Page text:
“Men on Boats,” by Jaclyn Backhaus, is currently playing at Silver Spring Stage. It follows the 1869 expedition of John Wesley Powell (Stephanie Dorius) who led nine men to map out the terrain and waterways of the Green and Colorado Rivers and the surrounding areas. He was sent to do this by President Garfield and had previously navigated many waterways, including the entirety of the Mississippi. By the time he went on this voyage, Powell had lost an arm during the Civil War. His brother, simply known as Old Shady (Leena S. Dev), was part of his team. The adventure ended at the Grand Canyon where few non-natives had seen this unbelievable natural phenomenon. The journey was full of challenges. The explorers had to scale waterfalls, lost vital supplies, and food was often what they could find, catch, or kill. There were rattlesnakes and other dangerous animals. Native tribes and settlers could be hostile and the group was not always harmonious.
If you want to see a wonderful adventure at the theatre and one of American’s greatest expeditions, don’t miss ‘Men on Boats’ at Silver Spring Stage.
This play is unique because Backhaus states the cast should not be made up of cisgender white males and this cast reflects her wishes. The reason she requires this is because she feels today’s cis men might not be able to understand the mentality of the males of that time. Backhaus felt that a multi-gender and multi-racial cast might better portray that era.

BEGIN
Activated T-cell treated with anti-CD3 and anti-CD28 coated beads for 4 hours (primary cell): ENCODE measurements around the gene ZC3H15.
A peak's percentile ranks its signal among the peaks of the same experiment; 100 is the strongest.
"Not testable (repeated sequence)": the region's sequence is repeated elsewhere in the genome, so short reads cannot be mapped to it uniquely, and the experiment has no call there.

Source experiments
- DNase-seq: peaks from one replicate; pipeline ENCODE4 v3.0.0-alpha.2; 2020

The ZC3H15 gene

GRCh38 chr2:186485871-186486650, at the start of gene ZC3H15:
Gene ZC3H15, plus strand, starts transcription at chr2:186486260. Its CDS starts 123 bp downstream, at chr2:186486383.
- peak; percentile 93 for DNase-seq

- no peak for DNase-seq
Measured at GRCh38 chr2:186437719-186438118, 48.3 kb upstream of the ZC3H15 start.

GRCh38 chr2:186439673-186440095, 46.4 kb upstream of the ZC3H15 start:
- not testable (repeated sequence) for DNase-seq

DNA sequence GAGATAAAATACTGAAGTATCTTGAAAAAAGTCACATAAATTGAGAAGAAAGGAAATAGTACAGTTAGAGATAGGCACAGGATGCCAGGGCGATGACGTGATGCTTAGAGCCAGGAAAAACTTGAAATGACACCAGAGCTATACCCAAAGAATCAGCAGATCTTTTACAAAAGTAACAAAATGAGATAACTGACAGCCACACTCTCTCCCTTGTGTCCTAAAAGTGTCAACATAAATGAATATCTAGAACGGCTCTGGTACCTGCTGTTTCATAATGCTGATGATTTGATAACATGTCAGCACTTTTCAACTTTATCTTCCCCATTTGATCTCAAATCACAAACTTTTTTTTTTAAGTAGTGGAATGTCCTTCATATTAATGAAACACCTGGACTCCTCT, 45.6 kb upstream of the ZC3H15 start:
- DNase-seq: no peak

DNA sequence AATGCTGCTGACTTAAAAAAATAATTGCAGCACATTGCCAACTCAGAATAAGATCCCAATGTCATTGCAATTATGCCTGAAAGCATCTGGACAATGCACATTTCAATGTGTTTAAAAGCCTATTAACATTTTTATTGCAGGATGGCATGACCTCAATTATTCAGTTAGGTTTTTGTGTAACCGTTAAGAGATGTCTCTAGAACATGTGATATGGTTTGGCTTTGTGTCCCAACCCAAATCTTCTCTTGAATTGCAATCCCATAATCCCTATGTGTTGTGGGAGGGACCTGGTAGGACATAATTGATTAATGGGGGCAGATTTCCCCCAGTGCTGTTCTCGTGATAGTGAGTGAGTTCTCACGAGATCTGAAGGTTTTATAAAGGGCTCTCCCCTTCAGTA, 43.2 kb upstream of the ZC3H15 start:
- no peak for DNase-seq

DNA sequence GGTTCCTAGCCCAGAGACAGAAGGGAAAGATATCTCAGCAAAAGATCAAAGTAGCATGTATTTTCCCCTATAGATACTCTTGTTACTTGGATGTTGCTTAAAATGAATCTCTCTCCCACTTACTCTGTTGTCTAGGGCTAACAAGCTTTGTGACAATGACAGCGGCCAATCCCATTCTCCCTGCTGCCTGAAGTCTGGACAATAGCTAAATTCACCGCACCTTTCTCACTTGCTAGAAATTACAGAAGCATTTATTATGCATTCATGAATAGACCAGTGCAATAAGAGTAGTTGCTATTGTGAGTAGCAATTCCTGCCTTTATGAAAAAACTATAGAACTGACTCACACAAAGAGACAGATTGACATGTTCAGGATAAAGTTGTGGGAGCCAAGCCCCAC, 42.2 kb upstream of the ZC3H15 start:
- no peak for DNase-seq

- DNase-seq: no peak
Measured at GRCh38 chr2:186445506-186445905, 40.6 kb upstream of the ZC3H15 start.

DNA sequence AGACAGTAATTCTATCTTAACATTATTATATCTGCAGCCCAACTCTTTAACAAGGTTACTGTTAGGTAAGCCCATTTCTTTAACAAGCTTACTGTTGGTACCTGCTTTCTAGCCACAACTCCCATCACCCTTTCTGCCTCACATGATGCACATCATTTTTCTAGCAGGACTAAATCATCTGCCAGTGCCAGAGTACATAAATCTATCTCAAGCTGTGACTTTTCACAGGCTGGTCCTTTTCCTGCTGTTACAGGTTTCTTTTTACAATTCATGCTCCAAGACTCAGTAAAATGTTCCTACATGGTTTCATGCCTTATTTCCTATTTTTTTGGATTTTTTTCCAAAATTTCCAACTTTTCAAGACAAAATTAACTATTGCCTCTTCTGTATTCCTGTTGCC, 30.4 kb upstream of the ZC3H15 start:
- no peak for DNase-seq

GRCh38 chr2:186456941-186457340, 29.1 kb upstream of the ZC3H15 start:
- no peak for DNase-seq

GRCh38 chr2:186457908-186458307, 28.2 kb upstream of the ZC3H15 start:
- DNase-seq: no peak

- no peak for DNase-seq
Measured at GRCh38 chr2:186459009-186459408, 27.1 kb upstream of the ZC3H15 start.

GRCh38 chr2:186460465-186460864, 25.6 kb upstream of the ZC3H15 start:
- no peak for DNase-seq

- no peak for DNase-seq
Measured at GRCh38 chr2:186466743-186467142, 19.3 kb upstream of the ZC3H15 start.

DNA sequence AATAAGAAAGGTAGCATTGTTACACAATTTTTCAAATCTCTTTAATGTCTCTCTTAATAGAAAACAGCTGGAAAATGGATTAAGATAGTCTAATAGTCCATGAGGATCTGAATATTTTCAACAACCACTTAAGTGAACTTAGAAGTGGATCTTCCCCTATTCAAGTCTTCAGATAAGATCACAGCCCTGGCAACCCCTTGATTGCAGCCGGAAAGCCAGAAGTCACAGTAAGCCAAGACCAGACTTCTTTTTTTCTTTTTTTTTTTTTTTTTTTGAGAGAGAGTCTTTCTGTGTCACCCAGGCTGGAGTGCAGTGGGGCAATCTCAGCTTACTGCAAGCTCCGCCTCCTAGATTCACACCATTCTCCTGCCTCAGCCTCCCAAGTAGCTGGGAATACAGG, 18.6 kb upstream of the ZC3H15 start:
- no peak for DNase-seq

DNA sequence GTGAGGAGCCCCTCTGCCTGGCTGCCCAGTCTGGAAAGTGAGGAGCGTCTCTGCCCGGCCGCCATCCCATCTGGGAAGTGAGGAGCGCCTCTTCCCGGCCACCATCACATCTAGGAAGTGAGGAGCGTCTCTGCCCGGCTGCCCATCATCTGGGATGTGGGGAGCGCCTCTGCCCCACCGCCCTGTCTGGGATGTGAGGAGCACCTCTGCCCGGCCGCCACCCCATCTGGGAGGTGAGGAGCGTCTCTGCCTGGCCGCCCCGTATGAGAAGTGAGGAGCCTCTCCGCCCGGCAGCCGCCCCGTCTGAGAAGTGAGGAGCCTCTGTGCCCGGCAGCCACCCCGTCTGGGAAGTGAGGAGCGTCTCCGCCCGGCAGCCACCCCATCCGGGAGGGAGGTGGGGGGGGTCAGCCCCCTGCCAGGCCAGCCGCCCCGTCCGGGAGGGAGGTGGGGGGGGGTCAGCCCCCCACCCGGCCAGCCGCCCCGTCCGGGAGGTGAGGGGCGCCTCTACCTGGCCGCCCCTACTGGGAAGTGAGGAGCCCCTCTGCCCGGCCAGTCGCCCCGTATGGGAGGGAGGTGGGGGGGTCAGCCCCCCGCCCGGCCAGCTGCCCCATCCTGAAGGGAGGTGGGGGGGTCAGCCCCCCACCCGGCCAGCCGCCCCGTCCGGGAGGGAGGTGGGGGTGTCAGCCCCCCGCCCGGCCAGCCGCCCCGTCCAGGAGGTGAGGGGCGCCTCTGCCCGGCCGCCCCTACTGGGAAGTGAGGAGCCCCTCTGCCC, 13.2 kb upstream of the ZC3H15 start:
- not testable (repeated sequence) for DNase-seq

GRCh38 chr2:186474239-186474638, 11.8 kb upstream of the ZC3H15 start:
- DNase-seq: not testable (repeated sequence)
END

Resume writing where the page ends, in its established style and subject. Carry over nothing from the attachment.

The approach works and I had no problems feeling engaged in the action. The talented cast wins you over and engages you in the journey. In the end, this is really just a good adventure story. The actors are wonderfully choreographed as they paddle their boats down the rivers, riding rapids, and navigating waterfalls.
If Backhaus’s script has a flaw, it is a lack of character development. I wanted to learn more about the individuals and why they embarked on this dangerous journey. By the end, with one exception, I was not sure what made them tick.
The ensemble cast did a top rate job and tried to create each character’s story internally. You will immediately remember them because the actors have developed individual quirks and speech patterns to help distinguish one from another. But I wanted more. The ending seems abrupt and somewhat unsatisfying.
Dorius is a stand-out as the one-armed Powell, and Jenny Gleason also shines as William Dunn, Powell’s right-hand man. They both excel in the scenes where conflicts between the two arise regarding their mission.
The rest of the fine cast include Kate Yee as John Colton Sumner, Dev as Old Shady, Amanda Matousek as George Young Bradley, Erica Smith as O.G. Howland/Johnson, Charlie Williams as Seneca Howland/Just Jim, Jill Goodrich as Frank Goodman/Mr. Asa, Melissa Blum as Andrew Hall, and Hope Weltman as William Robert Hawkins.
Erin Bone Steele’s direction, especially the choreography of the rowing, is powerful and imaginative. Rose Hull did the very creative set design, constructing boat frames and a backdrop of the raging and magnificent rivers. Jennifer Morrissey’s interesting costumes reflect the time. Don Slater’s lighting design contributes to the beautiful, yet frightening atmosphere, and the sound design by Rich Frangiamore brings the sounds of the wilderness into the theatre.
If you want to see a wonderful adventure at the theatre and one of American’s greatest expeditions, don’t miss “Men on Boats” at Silver Spring Stage.
Advisory: There is some strong language but the play is suitable for all ages.
Running Time: One hour and 35 minutes with no intermission.
“Men on Boats” runs weekends through February 19, 2023 at Silver Spring Stage, 10145 Colesville Road, Silver Spring, MD 20901. For more in formation and tickets, go online. You can also contact the Box Office with questions by calling (301) 593-6036 or emailing firstname.lastname@example.org. Masks are required.